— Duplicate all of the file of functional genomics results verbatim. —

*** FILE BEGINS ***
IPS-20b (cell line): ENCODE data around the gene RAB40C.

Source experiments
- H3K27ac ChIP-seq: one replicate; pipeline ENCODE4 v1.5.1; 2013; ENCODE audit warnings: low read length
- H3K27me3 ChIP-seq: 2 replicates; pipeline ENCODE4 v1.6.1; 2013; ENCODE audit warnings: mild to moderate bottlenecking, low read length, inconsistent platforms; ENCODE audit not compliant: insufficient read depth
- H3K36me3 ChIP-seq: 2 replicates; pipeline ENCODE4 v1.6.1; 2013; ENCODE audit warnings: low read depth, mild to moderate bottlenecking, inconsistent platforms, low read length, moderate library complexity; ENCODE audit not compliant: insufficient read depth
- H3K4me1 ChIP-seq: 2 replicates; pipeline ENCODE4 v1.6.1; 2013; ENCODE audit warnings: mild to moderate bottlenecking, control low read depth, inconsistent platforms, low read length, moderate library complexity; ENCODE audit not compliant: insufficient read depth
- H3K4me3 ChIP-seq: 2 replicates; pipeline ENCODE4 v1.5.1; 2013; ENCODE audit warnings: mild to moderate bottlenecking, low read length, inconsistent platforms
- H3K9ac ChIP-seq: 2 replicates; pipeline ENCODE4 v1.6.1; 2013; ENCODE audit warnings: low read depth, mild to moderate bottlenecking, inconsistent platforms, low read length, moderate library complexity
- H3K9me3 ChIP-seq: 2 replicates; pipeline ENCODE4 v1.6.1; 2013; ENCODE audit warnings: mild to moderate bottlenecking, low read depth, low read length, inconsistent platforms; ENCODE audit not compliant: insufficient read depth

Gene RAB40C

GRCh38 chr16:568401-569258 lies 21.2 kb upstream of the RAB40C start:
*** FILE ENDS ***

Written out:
IPS-20b (cell line): ENCODE data around the gene RAB40C.

Source experiments
- H3K27ac ChIP-seq: one replicate; pipeline ENCODE4 v1.5.1; 2013; ENCODE audit warnings: low read length
- H3K27me3 ChIP-seq: 2 replicates; pipeline ENCODE4 v1.6.1; 2013; ENCODE audit warnings: mild to moderate bottlenecking, low read length, inconsistent platforms; ENCODE audit not compliant: insufficient read depth
- H3K36me3 ChIP-seq: 2 replicates; pipeline ENCODE4 v1.6.1; 2013; ENCODE audit warnings: low read depth, mild to moderate bottlenecking, inconsistent platforms, low read length, moderate library complexity; ENCODE audit not compliant: insufficient read depth
- H3K4me1 ChIP-seq: 2 replicates; pipeline ENCODE4 v1.6.1; 2013; ENCODE audit warnings: mild to moderate bottlenecking, control low read depth, inconsistent platforms, low read length, moderate library complexity; ENCODE audit not compliant: insufficient read depth
- H3K4me3 ChIP-seq: 2 replicates; pipeline ENCODE4 v1.5.1; 2013; ENCODE audit warnings: mild to moderate bottlenecking, low read length, inconsistent platforms
- H3K9ac ChIP-seq: 2 replicates; pipeline ENCODE4 v1.6.1; 2013; ENCODE audit warnings: low read depth, mild to moderate bottlenecking, inconsistent platforms, low read length, moderate library complexity
- H3K9me3 ChIP-seq: 2 replicates; pipeline ENCODE4 v1.6.1; 2013; ENCODE audit warnings: mild to moderate bottlenecking, low read depth, low read length, inconsistent platforms; ENCODE audit not compliant: insufficient read depth

Gene RAB40C

GRCh38 chr16:568401-569258 lies 21.2 kb upstream of the RAB40C start: